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Union Busting – The Legal Way

By March 21, 2017November 5th, 2019Employment Law, Practice Management

You’ve heard about how bad unionization is.  You are told that more and more dental offices are becoming unionized.  And, you’re scared.

Don’t worry, we’re here to help! Here are some practical tips on how to avoid unionization at your dental practice or how to deal with staff if they start talking about unionization without landing yourself in hot water.

Pay and Culture

Think of your employees as assets, not liabilities.  They make your business run smoothly and many patients return because of them.  So, what’s the best way to treat your employees? Well here are some tips:

  • Pay your employees fairly and competitively.  When deciding on how much to pay an employee, think about industry standards and about how much is a fair living wage for someone in the position you are hiring for. Also know that paying above-average rates may mean that you attract and keep above-average employees.
  • Promote a culture of fairness at the practice by treating everyone equally.  If you clearly favour one employee over another and treat them much better, pay them better, give them better benefits, more time off, etc. the ones who are left out will notice; and they will begin to feel outcast; and they will begin to  resent you. The inevitable result: job dissatisfaction.
  • Provide for an effective complaint and investigation procedure where employees have an outlet for their grievances.  By giving employees a chance to be heard you are essentially validating their  emotions which is a cornerstone to job satisfaction and employee morale.

Communication Before Organization Effort

Communication with your employees is absolutely vital at every stage of the game.  And before there is even whispers about unionization you have to ensure your employees are informed and feel like they are heard:

  • Explain unpopular decisions (because inevitably, you’ll have to make some of these).  Don’t just spring bad news on employees and tell them “because I said so”.  That’s old school boss mentality and it won’t get you any brownie points with the staff.  Your staff are human and if you explain the reasoning behind your unpopular decision, they will, 99% of the time, understand and eventually become accepting.
  • Be caring and compassionate.  If an employee needs some extra TLC, give it to them (but be careful, doing this all the time could be seen as playing favourites!).  For example, if an employee informs you that they are ill and cannot attend work for a few days, don’t simply ask for a doctor’s note and end it there, even though you are legally entitled to it.  Ask if they are OK.  Ask if there is anything you can do to help (within reason).  In other words, be human.  Be kind.
  • Listen to your employees when they have something to say. To dismiss employee opinions off hand is to invalidate them and it shows them that you don’t have respect for what they have to say. So, for example, if you are instituting a new procedure and you don’t want an employee’s opinion, or if you don’t intend to take employee advice on the procedure, it doesn’t matter – just listen. Then you can explain why you are proceeding the way you are and ask them nicely to comply.  Plus, you might be pleasantly surprised to find that your employees have good ideas too from time to time!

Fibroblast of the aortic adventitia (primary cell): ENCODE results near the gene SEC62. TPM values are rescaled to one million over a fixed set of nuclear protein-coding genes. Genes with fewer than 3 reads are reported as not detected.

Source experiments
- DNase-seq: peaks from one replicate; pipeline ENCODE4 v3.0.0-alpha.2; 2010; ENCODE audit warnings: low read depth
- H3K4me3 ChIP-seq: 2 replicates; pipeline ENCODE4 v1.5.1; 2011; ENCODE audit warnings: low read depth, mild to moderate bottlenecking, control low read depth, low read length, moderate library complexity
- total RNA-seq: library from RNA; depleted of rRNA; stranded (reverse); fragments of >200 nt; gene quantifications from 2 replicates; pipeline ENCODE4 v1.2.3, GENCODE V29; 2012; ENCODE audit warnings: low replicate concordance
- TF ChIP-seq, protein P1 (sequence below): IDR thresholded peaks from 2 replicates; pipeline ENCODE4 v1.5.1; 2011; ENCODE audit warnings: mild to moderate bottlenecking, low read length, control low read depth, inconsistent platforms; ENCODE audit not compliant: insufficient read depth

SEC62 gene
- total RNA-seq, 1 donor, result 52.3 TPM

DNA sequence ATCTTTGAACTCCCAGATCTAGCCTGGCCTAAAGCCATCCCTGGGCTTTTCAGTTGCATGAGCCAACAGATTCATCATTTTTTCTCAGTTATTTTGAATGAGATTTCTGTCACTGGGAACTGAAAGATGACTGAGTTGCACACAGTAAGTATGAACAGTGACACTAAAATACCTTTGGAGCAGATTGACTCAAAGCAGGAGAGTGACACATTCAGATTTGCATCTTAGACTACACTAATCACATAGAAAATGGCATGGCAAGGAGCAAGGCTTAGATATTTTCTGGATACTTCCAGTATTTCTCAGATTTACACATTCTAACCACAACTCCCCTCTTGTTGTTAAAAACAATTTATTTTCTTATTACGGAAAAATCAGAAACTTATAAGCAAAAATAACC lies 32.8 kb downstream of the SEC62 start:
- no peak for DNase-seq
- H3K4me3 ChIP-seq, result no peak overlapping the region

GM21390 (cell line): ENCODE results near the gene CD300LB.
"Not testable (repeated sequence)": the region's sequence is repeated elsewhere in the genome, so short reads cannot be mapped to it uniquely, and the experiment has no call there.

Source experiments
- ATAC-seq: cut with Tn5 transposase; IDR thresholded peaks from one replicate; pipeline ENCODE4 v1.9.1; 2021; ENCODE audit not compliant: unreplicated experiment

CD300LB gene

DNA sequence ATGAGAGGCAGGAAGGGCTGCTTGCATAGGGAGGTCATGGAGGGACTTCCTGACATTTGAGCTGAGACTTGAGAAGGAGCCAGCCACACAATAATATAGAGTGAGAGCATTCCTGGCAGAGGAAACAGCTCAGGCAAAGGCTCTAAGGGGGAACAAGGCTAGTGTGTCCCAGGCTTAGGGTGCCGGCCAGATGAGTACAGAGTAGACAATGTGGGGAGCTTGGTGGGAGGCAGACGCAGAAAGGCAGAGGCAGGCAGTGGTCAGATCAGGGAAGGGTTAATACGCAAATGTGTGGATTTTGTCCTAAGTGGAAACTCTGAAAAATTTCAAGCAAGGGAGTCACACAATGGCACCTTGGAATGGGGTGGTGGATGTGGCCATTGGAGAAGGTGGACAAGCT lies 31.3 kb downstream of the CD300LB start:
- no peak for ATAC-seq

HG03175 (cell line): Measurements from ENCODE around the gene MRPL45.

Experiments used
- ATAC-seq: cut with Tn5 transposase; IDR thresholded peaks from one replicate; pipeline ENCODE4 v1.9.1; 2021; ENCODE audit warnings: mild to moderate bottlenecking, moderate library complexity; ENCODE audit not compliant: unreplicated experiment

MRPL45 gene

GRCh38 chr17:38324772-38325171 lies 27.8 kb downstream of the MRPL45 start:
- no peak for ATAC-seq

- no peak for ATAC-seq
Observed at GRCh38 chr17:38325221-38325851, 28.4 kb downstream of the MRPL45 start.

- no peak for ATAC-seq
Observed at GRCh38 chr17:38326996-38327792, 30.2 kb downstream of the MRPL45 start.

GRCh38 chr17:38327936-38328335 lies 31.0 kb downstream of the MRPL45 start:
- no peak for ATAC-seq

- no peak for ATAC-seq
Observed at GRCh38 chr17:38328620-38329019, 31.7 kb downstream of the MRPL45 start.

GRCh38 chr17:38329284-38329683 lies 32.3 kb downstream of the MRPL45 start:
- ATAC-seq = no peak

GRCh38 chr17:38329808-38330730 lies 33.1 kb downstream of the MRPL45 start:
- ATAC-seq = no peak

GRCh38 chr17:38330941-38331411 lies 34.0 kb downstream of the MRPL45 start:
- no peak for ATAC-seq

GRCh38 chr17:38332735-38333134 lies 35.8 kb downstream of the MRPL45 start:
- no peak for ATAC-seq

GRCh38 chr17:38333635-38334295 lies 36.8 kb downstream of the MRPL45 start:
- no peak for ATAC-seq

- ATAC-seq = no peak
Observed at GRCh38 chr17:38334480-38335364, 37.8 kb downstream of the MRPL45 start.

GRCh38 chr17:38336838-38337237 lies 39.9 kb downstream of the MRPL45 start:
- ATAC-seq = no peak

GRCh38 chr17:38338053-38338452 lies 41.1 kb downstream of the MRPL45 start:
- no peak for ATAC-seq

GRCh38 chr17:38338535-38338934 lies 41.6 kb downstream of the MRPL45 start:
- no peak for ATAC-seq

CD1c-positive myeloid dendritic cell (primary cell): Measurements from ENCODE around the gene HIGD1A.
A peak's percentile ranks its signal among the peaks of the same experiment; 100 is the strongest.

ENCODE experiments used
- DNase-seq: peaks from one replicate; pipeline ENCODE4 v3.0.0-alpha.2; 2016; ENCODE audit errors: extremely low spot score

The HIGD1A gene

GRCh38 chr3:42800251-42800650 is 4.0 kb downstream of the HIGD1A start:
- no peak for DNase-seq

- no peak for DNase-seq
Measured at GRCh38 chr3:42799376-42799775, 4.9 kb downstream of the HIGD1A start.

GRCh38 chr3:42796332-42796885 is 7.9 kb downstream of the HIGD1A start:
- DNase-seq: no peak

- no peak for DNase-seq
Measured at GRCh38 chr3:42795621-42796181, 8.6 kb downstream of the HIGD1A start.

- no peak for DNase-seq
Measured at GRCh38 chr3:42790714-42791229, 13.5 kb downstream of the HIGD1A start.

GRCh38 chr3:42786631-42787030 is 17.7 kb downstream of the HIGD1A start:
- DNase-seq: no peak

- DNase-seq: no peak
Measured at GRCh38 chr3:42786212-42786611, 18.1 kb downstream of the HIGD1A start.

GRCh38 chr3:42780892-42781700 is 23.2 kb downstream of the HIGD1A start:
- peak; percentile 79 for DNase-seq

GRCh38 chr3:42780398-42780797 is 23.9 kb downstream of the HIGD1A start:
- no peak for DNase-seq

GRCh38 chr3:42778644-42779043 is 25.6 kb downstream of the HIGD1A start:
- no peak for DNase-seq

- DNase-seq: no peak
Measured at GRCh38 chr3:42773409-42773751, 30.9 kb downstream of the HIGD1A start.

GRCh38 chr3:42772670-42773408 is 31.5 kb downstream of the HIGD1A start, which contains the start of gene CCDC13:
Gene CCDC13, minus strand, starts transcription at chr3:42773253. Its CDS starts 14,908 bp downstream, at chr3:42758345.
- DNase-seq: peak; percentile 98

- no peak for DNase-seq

Communication After Organization Effort

If you find yourself in the unenviable position of having your employees begin to organize, then there are still measures you can take to try and dissuade unionization which don’t involve the illegal tactics of “union busting”:

  • Assure your employees that their status (union or non-union) will not affect their positions. Assure them that, even though you may not agree with it, you will respect their legal right to unionize, if they so choose, and that their positions are safe.
  • Union organizers may use scare tactics and untrue statements to persuade employees to unionize.  Correct any untrue or misleading statements made by the union or employees who are pro-union.  Providing facts or correcting misleading facts is not illegal.
  • Ask questions about the nature of employees’ dissatisfaction and lay the groundwork for addressing future concerns. But be careful it is illegal to grant benefits if doing so may affect the vote or appear to be in any way a persuasion to vote against unionization.
  • Provide your employees with some facts about unions generally which may dissuade them from joining such as the perils of strikes, lock-outs, paying union dues, etc.
  • Some specific unions have poor track records. Giving your employees the facts about the particular union may dissuade them from joining.  For example, some unions (which will remain unnamed here) have used uncouth tactics to persuade employees to unionize, they have forced themselves on employers and employees in ways that are unwelcome.  Telling these stories may strike a chord with employees and make them think twice about who they are getting in bed with.

You might think that most of this is common sense.  And it is, for the most part, but even the nicest and most well meaning dentists may have trouble managing their employees in a way that avoids unionization. Navigating unionization (before and after a unionization vote) is tricky business.

Please note that the information provided herein is not legal advice and is provided for informational and educational purposes only. If you have any questions about unionization or need advice about your rights/responsibilities as an employer, please contact us today – we are your legal dental team.

DMC